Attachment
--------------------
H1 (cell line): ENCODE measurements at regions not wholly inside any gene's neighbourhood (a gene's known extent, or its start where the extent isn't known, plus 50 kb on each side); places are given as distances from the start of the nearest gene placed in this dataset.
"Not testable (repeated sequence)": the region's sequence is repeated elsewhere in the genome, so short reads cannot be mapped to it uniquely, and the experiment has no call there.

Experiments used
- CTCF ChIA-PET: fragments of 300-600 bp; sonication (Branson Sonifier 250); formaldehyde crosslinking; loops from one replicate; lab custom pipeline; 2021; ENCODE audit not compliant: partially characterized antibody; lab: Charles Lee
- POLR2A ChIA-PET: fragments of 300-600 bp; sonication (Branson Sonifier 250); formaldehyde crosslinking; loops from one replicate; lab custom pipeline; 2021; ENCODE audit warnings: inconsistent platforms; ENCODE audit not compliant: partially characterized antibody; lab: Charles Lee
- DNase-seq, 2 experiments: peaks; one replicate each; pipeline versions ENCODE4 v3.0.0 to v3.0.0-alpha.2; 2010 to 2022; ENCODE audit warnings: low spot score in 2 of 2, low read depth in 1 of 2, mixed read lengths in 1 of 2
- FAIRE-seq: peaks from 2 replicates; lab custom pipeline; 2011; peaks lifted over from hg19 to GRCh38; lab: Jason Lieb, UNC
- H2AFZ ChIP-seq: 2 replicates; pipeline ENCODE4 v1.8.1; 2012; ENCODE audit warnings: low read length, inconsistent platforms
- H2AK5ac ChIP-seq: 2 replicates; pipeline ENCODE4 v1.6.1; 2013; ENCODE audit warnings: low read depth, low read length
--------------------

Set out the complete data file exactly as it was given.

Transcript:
H1 (cell line): ENCODE measurements at regions not wholly inside any gene's neighbourhood (a gene's known extent, or its start where the extent isn't known, plus 50 kb on each side); places are given as distances from the start of the nearest gene placed in this dataset.
"Not testable (repeated sequence)": the region's sequence is repeated elsewhere in the genome, so short reads cannot be mapped to it uniquely, and the experiment has no call there.

Experiments used
- CTCF ChIA-PET: fragments of 300-600 bp; sonication (Branson Sonifier 250); formaldehyde crosslinking; loops from one replicate; lab custom pipeline; 2021; ENCODE audit not compliant: partially characterized antibody; lab: Charles Lee
- POLR2A ChIA-PET: fragments of 300-600 bp; sonication (Branson Sonifier 250); formaldehyde crosslinking; loops from one replicate; lab custom pipeline; 2021; ENCODE audit warnings: inconsistent platforms; ENCODE audit not compliant: partially characterized antibody; lab: Charles Lee
- DNase-seq, 2 experiments: peaks; one replicate each; pipeline versions ENCODE4 v3.0.0 to v3.0.0-alpha.2; 2010 to 2022; ENCODE audit warnings: low spot score in 2 of 2, low read depth in 1 of 2, mixed read lengths in 1 of 2
- FAIRE-seq: peaks from 2 replicates; lab custom pipeline; 2011; peaks lifted over from hg19 to GRCh38; lab: Jason Lieb, UNC
- H2AFZ ChIP-seq: 2 replicates; pipeline ENCODE4 v1.8.1; 2012; ENCODE audit warnings: low read length, inconsistent platforms
- H2AK5ac ChIP-seq: 2 replicates; pipeline ENCODE4 v1.6.1; 2013; ENCODE audit warnings: low read depth, low read length